When Pixar produced the first Toy Story in 1995, they must have known that whilst they got in first, there would be a rush of computer generated animated films that would follow in their wake. Some would be good and some would be bad, so the only way they could stand out from the crowd was to retain the hallmark of quality, in much the same way that Walt Disney fashioned his fledgling animation company.
As it came to pass, there have been many computer generated films since 1995. Very few have quality to the standard of Pixar productions, and many leave a bad taste in the mouth (I'm thinking of Bolt and the later Shrek films). But every so often comes a well produced film such as How to Train Your Dragon and Over The Hedge. I'm very happy to add Despicable Me to that short list.
When Super Villain Gru (Steve Carrell) adopts three children to do his evil work for him, he finds his heart being slowly melted by them, but he soon has to make a choice between his evil side, and his new found humanity.
With fairly middling expectations, I was very pleasantly surprised by how much I enjoyed Despicable Me, especially the voice acting by Steve Carrell and Russell Brand, neither of whom sound like their normal selves.
Of note is there are three separate Blu-ray releases of the film in Australia; a one disc edition, a three disc edition (with a DVD and a useless digital copy) and a three disc 3D edition (with the standard Blu-ray, a 3D Blu-ray and the DVD).
Despite the ability to now review 3D movies, Universal sent the 1 disc version only.
Finally, Blu-ray fans will be sure to notice the nice Blu-ray joke in the movie. You'll not miss it
Despicable Me is presented in a widescreen aspect ratio of 1.85:1, encoded with AVC MPEG-4 compression.
I think at this stage we all know what to expect with computer generated films; pretty much perfection. And that's what we get here.
Colours are bright and vibrant and pop off the screen impressively. The encode is sharp and as detailed and revealing as the animators intended.
There are of course no film artifacts (it has never touched film), and I noticed no encoding errors or compression artifacts.
Beautiful. Perfection. Whatever superlative you want to use, this is benchmark stuff.
The main audio track is encoded in lossless DTS HD Master Audio 5.1, at 24 bits.
A worthy companion to a stellar video track, Despicable Me features a rocking audio mix which translates well to the home theatre.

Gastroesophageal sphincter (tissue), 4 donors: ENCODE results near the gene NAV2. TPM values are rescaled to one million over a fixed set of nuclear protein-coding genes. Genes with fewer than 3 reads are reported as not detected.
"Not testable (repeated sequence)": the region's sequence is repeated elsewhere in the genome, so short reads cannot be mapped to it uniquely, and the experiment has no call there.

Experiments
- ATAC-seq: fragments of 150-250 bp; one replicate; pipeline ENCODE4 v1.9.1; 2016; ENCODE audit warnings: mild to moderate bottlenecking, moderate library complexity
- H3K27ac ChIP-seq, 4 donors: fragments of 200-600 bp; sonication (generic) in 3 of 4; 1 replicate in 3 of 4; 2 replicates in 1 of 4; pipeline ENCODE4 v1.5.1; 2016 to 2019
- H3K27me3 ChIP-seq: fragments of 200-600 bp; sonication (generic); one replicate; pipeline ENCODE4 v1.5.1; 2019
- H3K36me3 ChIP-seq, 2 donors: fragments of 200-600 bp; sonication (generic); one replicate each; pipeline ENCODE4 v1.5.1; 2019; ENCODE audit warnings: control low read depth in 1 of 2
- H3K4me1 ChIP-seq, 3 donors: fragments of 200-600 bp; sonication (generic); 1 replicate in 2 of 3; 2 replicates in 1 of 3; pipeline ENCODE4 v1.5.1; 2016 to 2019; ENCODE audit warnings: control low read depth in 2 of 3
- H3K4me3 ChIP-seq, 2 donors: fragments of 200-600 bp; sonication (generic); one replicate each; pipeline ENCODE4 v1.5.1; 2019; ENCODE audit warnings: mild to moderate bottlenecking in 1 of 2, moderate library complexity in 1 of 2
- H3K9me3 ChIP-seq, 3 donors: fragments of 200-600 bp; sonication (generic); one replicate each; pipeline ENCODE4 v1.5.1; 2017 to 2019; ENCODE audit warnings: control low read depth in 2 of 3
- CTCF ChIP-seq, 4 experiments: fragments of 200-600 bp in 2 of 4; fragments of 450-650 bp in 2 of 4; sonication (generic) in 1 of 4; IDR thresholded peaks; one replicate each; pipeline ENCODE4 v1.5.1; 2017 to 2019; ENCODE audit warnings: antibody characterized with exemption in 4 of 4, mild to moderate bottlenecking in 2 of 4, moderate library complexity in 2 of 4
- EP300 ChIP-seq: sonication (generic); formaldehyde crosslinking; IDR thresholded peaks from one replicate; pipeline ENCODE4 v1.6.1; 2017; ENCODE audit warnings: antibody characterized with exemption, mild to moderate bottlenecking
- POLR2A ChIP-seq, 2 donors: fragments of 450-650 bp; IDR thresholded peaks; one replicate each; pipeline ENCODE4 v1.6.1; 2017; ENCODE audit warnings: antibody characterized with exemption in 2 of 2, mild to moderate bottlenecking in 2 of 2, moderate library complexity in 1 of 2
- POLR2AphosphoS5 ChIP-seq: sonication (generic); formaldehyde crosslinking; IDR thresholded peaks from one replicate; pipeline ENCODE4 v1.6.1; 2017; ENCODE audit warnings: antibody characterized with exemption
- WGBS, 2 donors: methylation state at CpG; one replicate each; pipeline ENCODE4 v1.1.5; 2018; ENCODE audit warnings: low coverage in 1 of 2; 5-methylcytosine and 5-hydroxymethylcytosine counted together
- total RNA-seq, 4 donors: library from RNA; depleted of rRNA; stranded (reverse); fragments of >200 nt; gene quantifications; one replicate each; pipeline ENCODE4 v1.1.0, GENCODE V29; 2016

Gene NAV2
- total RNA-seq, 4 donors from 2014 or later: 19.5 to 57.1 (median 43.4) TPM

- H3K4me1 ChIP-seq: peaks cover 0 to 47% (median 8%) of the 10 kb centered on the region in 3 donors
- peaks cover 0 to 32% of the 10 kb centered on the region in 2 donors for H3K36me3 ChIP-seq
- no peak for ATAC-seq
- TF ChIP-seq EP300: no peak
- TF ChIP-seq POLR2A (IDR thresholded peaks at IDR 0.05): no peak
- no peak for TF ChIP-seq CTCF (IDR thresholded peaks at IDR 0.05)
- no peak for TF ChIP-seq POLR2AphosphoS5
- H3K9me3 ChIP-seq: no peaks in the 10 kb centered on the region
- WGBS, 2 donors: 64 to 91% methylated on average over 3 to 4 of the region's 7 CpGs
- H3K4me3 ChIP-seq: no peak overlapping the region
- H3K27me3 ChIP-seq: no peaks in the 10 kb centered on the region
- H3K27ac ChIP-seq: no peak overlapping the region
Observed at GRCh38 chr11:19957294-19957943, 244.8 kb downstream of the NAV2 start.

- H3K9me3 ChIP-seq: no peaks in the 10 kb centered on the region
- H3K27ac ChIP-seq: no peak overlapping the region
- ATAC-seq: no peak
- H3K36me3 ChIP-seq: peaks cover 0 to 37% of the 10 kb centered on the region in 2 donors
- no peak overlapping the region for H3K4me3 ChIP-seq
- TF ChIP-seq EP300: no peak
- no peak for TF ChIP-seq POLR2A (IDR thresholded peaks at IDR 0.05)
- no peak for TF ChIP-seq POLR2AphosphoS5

The voice artists have done a great job with their roles and reminds me of a time when you didn't need to have major stars doing voice work. Whilst Steve Carrell and Russell Brand are big names, unless you knew it was them, you wouldn't.
Audio mixers haven't restrained themselves in the LFE department; every vehicle and weapon roars with bass when appropriate.
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The soundtrack provided by Heitor Pereira and Pharrell Williams is appropriate, but a little different than would normally be provided for a CG animated film.
Overall, a pleasing soundtrack and a worthy accompaniment to the stellar video track.
Universal have assembled a decent enough collection of extra features for Despicable Me, some for the adults and some for the kids and all of them for the fans.
First up is the feature length Gru-Control Picture in Picture Video track which is really aimed at a younger audience. Older fans will enjoy for a few minutes, but will quickly tire of the format, and I highly doubt younger audiences will sit through the whole thing ("I just want to watch the film, Dad!") so I'm not really sure why this is here
The Audio Commentary is provided by Directors Chris Renaud and Pierre Coffin. It's typical commentary fair and a bit of a slog to get through with Coffins French accent, but it's interesting nonetheless.
The three Mini-movies are certainly the highlight of the extras package. Two of the three focus on the cute yellow minions and their fascination for fruit (which is a good thing for the kids to see) and bombs (not so good), and the final features a visit by the child protection agency to the Gru residence. These are genuinely funny little shorts and kinda what Warner Bros. would do now if they still made Looney Tunes shorts. As a nice touch, these feature all the production values of the film, and are presented in HD with a 5.1 soundtrack. Nice work.
Next up are a few featurettes which are pretty self explanatory; The voices and world of Despicable Me look at the vocal work and design of the film, Despicable Beats takes a behind the scenes look at the 'rapper' laying down some 'sick beats' for the movie, A Global Effort looks at what is involved in turning a French production into a film suitable for all cultures and Miss Hattie's Top Secret Cookie Recipes are easy enough for the kids to make at home.
I'll be honest; I steered clear of the Interactive games section, but the kiddies will no doubt like this for 5 minutes before they get tired of the remote control.
Finally, while the Theatrical Trailer is missing in action, we do have two Videogame trailers. Hmm.